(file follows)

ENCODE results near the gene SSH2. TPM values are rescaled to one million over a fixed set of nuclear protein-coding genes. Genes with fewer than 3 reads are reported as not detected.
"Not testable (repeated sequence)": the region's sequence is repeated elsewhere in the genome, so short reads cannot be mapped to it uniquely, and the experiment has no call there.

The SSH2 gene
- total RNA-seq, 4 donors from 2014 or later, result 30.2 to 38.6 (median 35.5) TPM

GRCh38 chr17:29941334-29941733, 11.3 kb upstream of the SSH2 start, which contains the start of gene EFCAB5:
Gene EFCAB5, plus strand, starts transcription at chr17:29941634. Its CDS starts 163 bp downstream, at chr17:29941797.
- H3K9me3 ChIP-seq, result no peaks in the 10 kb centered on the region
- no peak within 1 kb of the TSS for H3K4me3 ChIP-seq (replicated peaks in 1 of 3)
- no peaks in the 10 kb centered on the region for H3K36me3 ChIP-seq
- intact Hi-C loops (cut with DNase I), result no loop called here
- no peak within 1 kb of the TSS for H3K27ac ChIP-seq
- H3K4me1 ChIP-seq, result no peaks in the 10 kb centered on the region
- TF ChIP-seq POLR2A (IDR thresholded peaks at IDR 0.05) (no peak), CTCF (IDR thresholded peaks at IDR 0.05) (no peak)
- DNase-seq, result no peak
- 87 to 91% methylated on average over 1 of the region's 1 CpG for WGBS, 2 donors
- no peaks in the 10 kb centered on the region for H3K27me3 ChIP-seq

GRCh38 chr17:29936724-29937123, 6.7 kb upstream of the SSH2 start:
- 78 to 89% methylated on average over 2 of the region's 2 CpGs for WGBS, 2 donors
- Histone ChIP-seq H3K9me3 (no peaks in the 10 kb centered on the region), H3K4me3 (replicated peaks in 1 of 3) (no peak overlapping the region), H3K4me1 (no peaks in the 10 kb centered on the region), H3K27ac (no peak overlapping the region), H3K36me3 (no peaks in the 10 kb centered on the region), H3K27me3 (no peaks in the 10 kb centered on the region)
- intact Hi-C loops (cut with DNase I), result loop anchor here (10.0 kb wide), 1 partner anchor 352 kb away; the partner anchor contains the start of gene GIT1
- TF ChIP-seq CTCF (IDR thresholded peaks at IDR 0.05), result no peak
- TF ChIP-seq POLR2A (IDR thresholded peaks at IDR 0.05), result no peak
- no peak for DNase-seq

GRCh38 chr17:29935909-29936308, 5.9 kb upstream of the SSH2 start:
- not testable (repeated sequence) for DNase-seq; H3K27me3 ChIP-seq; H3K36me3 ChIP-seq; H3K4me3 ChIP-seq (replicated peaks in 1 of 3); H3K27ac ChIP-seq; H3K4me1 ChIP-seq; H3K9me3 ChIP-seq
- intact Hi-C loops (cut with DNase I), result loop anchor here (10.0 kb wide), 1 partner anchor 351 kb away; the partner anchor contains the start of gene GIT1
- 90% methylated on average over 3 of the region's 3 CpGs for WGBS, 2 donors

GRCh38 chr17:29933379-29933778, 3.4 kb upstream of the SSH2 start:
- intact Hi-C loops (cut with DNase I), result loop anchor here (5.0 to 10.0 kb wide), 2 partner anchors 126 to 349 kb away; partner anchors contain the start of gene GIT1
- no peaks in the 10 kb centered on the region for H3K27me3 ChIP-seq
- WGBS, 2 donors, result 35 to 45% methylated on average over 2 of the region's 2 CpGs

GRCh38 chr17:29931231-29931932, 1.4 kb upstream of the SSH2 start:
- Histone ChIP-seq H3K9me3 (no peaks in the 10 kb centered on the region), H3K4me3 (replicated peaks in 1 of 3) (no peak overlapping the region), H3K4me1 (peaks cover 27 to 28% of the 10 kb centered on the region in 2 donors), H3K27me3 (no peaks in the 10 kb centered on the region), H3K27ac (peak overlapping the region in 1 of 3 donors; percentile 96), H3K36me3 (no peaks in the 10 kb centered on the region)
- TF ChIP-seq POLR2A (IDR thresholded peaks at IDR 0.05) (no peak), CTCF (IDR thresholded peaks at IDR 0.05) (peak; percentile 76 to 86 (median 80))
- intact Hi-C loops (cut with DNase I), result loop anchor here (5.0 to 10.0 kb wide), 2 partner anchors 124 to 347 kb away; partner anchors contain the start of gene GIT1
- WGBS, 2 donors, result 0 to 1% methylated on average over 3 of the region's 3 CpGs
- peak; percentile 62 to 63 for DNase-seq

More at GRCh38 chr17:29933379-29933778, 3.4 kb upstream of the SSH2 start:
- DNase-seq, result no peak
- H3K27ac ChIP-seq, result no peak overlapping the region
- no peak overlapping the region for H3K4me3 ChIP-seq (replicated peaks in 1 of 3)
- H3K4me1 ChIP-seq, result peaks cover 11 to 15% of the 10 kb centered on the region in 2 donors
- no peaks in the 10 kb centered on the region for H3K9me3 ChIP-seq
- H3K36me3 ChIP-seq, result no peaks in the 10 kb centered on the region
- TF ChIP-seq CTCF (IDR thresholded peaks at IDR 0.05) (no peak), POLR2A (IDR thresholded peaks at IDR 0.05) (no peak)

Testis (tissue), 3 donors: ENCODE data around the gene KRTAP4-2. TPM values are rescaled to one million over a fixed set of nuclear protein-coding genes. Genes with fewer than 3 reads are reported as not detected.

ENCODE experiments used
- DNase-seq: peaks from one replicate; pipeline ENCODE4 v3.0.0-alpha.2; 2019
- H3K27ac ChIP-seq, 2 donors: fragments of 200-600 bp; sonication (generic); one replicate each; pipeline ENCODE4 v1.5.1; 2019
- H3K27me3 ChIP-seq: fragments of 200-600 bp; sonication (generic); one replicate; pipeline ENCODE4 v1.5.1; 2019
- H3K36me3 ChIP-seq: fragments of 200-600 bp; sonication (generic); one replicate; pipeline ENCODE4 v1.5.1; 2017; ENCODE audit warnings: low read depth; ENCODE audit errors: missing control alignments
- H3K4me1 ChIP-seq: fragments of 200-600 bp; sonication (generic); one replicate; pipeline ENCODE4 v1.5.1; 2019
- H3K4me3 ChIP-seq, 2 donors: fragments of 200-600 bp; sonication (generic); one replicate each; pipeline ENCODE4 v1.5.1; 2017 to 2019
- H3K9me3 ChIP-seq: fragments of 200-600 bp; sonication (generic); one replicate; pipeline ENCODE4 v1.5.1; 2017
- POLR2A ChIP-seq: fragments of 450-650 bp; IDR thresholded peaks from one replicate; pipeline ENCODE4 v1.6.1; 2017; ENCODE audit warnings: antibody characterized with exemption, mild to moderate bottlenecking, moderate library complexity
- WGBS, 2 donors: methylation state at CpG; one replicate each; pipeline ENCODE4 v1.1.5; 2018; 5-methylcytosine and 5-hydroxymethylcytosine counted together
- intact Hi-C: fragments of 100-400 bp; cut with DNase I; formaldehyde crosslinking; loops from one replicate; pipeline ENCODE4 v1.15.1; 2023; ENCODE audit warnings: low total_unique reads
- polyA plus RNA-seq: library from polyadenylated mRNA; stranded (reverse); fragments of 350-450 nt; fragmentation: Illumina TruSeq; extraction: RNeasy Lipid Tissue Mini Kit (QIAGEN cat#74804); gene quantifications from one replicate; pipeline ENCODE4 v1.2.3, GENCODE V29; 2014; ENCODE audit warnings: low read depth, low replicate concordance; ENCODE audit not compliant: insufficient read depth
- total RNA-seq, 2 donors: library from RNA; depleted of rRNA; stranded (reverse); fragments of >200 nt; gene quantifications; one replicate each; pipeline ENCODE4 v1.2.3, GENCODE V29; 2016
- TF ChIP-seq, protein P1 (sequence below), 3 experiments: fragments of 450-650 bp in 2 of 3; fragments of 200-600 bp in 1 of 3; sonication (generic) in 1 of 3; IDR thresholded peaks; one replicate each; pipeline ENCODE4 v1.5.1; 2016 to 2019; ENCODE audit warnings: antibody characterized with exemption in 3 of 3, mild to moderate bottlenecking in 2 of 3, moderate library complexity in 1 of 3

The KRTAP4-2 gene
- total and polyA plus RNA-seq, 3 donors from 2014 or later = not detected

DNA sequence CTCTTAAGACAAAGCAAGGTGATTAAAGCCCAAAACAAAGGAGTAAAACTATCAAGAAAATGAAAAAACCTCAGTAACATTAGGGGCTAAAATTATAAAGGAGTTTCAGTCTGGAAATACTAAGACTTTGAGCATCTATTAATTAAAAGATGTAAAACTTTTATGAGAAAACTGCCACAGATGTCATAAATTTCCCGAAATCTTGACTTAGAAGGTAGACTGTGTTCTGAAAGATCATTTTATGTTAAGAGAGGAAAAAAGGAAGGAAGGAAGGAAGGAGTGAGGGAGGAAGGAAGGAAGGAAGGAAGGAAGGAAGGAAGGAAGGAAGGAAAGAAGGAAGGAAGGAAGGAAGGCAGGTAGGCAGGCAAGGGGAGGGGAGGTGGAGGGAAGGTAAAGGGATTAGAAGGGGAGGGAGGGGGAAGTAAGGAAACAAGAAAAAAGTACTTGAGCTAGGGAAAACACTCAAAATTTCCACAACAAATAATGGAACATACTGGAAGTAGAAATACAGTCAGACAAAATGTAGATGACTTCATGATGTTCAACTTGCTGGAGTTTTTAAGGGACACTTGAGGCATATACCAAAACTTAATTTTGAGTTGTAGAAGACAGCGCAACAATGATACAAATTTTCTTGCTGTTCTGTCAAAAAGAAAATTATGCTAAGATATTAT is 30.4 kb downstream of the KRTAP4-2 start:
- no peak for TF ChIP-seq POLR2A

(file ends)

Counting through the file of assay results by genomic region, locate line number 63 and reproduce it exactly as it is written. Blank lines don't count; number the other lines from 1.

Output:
DNA sequence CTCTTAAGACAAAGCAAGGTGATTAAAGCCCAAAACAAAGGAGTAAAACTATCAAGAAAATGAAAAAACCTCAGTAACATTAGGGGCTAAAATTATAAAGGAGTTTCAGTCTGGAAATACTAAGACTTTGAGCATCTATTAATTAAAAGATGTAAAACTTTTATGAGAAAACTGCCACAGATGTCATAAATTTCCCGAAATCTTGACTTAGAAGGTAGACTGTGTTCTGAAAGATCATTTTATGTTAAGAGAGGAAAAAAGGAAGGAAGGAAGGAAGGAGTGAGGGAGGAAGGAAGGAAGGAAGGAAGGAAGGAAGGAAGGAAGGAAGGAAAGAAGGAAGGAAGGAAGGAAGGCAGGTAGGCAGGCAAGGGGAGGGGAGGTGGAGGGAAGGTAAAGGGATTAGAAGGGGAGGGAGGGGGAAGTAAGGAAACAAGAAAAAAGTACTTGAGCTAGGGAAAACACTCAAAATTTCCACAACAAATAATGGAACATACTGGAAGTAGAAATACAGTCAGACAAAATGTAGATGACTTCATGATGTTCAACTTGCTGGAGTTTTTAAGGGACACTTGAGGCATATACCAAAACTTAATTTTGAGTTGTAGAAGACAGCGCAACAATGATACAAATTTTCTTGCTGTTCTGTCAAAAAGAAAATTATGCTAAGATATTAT is 30.4 kb downstream of the KRTAP4-2 start: